Attending daily Mass this morning, I was reminded of two observances taking place today, in an ironic intersection of liturgical and national calendars. For the Catholic Church, it is the feast of St. Martin of Tours, a 4th-century convert who experienced an irreconcilable tension between his Christian faith and his career as a soldier. Meanwhile, in the United States, Veterans’ Day is being celebrated, and along with it the broader mythos that is a formative part of the culture – and cultus – of any major world military power.
The irony of this juxtaposition would not have been evident from this morning’s Mass had I not been looking for it. The priest (who, to compound the irony, is Ugandan) began his homily with a biography of St. Martin, mentioning his departure from the Roman army by telling us simply that he was “discharged” and told his former commander that he would now be serving him in a different way. The priest then transitioned into a list he had taken from the internet of 10 ways to observe Veterans’ Day – which, need we be reminded, is not a liturgical holiday and is of course not observed by the universal Church. It took me until number two, “display the American flag”, to decide I could not listen anymore. Not all this. Not in church. I am generally not in favor of walking out of Mass in protest, believing instead that the catholic thing to do is to give precedence to my devotion to the Church over my personal complaints. But as catholicity was already being drowned out by more nationalistic priorities, I recognized that this was one of those rare cases in which it would have been dishonest of me to continue to participate. So I went out.
By the time I had prayed a couple decades of the rosary to calm myself down, the Mass was over, so I went back inside and spoke to the priest, asking him why he had devoted all that time during Mass to the observance of a military holiday. He asked me for further explanation and listened kindly and attentively. We talked for awhile, prayed together, and wished each other peace. But something in our conversation, some aim at understanding one another, was missed.
When he spoke of the people he sometimes visits at the VA hospital, their sufferings in body and mind, and their need for compassion rather than condemnation, I told him I completely agree. And I do. The difference I tried inadequately to articulate is between the Church’s ministry of compassion to those who have been wounded by war and other violence (including by actively participating in it, which can leave the deepest wounds of all), and the sacralization of a nationalistic narrative that glorifies the beast that wounded them.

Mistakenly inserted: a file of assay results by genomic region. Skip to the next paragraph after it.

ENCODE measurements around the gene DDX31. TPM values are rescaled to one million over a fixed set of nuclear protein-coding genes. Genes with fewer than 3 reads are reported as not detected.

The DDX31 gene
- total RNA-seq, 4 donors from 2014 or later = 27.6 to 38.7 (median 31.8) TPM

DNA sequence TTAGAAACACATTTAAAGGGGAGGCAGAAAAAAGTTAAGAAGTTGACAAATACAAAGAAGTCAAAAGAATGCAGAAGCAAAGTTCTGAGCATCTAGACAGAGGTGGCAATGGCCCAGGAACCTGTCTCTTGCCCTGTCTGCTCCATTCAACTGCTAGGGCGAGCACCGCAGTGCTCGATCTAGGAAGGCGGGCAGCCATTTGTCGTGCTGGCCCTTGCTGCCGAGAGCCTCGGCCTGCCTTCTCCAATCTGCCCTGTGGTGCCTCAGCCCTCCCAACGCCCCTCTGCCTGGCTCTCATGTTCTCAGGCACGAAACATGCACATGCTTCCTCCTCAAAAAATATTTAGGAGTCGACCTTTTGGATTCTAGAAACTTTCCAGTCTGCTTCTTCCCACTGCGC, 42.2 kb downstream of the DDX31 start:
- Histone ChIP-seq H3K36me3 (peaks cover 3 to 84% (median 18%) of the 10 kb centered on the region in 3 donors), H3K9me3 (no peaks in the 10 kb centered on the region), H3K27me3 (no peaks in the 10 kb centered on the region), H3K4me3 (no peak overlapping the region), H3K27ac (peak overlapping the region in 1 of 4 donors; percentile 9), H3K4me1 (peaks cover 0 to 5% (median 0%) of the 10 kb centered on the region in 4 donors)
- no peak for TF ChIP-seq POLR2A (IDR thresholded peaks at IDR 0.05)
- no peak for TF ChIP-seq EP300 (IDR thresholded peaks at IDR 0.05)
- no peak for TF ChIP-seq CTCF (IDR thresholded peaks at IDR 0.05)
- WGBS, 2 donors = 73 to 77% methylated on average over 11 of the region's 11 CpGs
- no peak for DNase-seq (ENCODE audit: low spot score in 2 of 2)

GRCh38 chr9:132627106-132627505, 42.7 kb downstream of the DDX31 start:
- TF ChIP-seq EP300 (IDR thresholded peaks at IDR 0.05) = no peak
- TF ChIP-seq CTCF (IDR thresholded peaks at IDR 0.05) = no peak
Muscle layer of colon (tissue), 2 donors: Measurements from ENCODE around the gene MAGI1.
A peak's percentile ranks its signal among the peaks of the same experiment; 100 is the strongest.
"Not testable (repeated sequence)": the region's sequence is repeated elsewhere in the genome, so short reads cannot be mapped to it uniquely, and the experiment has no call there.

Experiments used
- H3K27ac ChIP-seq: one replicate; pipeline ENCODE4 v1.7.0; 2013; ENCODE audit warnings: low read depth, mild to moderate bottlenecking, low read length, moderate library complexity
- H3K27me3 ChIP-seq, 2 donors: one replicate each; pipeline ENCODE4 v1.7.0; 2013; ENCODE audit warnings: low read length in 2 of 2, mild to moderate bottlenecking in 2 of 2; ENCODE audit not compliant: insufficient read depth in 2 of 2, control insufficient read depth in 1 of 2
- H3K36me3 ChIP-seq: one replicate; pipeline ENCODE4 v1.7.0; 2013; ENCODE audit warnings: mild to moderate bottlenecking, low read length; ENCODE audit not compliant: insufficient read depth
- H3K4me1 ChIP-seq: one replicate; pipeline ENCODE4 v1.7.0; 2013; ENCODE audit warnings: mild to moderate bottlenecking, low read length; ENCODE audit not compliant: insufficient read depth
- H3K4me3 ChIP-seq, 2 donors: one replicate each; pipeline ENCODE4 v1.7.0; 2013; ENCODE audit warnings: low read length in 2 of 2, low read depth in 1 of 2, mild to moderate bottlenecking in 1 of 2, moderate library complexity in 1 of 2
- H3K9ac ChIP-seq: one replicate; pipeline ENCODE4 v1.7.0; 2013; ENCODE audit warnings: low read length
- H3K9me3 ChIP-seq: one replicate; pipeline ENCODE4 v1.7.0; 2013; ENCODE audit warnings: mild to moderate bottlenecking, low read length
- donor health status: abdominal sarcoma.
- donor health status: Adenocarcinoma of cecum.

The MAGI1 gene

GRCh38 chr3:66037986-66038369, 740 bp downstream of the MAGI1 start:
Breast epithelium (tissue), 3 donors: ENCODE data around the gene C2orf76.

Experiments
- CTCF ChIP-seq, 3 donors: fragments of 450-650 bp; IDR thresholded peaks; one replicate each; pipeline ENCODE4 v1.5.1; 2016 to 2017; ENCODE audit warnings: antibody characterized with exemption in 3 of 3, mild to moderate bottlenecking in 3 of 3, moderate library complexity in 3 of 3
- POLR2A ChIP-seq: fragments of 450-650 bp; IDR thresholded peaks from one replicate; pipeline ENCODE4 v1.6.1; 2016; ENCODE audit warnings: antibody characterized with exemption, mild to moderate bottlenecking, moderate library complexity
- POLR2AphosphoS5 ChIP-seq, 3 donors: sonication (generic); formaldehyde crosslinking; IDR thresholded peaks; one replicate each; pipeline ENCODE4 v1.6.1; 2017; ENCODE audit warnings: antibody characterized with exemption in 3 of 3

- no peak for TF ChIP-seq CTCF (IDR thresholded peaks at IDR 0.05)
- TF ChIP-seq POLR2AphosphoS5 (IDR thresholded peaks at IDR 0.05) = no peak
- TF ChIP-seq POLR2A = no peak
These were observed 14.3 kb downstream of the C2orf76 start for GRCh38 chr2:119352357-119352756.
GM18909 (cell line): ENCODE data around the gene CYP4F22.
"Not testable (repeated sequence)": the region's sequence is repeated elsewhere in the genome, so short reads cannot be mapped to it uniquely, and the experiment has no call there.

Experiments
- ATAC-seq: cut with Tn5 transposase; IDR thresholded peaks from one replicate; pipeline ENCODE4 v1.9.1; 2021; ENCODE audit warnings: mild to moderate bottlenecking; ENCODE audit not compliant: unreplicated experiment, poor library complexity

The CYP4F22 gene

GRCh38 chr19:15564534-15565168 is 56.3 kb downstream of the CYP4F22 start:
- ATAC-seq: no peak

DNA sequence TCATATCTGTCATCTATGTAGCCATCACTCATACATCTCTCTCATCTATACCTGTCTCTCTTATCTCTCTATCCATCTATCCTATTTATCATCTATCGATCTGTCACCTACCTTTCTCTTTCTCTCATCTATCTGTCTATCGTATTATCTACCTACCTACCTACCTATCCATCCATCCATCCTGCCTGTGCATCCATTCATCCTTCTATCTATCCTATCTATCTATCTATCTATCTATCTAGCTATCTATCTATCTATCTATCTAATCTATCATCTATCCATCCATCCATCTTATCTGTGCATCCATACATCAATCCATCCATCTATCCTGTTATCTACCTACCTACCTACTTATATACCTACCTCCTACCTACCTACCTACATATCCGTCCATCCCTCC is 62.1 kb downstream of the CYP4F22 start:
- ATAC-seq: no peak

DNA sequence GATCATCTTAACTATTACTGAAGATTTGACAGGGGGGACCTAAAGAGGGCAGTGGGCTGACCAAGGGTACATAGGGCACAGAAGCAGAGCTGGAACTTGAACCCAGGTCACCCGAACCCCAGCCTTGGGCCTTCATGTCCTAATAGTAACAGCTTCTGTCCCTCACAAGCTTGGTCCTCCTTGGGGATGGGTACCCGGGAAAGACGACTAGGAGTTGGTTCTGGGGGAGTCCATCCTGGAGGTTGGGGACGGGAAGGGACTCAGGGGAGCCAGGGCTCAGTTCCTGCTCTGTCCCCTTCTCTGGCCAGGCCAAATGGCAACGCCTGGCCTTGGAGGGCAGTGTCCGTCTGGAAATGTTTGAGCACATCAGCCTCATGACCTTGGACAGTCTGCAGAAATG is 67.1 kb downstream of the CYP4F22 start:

That difference exists precisely because the Church professes the intrinsic and inviolable dignity of every human being, even – or perhaps especially – if they have known profoundly dehumanizing experiences. I would no sooner deny military veterans (a few of whom I count as friends) the respect owed to that human dignity than I would anyone else. I can even see some good intentions in the mythic stories repeated on days like this, as we want so badly to derive some meaning from their woundedness that we dress it in vaguely heroic language and tell ourselves they have sacrificed for some nobler cause. But is romanticizing the altar of militarism on which so many of our fellow citizens have been sacrificed really the best way to honor their humanity?
St. Martin represents a different kind of sacrifice: following his conscience at the cost of his career, giving the needy (literally) the shirt off his back, living in humble simplicity – in short, the life-giving sacrifice of service to Christ and his presence in others. It is this example that the universal Church, across all nations, exalts today.
St. Martin of Tours, pray for us. Oh, pray for us.